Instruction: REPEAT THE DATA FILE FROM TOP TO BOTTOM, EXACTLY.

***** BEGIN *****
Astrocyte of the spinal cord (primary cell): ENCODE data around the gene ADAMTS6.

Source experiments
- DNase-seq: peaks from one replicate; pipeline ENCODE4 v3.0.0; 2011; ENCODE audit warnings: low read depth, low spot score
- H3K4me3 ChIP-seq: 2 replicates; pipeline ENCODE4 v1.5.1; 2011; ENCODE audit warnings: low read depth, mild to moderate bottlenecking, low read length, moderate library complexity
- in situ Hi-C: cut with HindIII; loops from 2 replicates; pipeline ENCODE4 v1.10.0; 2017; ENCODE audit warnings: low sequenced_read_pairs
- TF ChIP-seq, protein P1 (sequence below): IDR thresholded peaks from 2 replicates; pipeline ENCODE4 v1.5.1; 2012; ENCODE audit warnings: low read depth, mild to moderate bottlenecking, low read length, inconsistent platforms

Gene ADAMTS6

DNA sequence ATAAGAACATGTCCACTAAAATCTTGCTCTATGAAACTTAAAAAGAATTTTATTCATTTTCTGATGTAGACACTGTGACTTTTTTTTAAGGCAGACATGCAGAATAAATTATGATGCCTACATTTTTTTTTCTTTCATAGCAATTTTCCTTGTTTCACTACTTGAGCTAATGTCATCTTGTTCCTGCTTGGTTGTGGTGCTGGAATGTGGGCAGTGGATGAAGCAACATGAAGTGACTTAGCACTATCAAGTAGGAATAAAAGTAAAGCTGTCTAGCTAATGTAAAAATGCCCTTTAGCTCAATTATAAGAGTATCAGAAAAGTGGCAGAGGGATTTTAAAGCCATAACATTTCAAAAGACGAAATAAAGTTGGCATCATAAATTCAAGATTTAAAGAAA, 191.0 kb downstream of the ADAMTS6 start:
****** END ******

Astrocyte of the spinal cord (primary cell): ENCODE data around the gene ADAMTS6.

Source experiments
- DNase-seq: peaks from one replicate; pipeline ENCODE4 v3.0.0; 2011; ENCODE audit warnings: low read depth, low spot score
- H3K4me3 ChIP-seq: 2 replicates; pipeline ENCODE4 v1.5.1; 2011; ENCODE audit warnings: low read depth, mild to moderate bottlenecking, low read length, moderate library complexity
- in situ Hi-C: cut with HindIII; loops from 2 replicates; pipeline ENCODE4 v1.10.0; 2017; ENCODE audit warnings: low sequenced_read_pairs
- TF ChIP-seq, protein P1 (sequence below): IDR thresholded peaks from 2 replicates; pipeline ENCODE4 v1.5.1; 2012; ENCODE audit warnings: low read depth, mild to moderate bottlenecking, low read length, inconsistent platforms

Gene ADAMTS6

DNA sequence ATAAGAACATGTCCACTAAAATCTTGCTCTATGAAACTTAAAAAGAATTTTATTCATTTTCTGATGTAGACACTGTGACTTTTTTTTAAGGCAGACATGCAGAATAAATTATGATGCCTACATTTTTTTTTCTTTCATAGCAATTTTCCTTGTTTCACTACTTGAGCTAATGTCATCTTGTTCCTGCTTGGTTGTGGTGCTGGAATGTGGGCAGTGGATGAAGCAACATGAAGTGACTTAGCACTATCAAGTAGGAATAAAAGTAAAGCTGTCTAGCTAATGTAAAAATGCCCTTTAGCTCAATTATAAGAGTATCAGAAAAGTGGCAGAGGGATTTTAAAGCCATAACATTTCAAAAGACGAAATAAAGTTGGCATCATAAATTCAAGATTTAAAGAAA, 191.0 kb downstream of the ADAMTS6 start: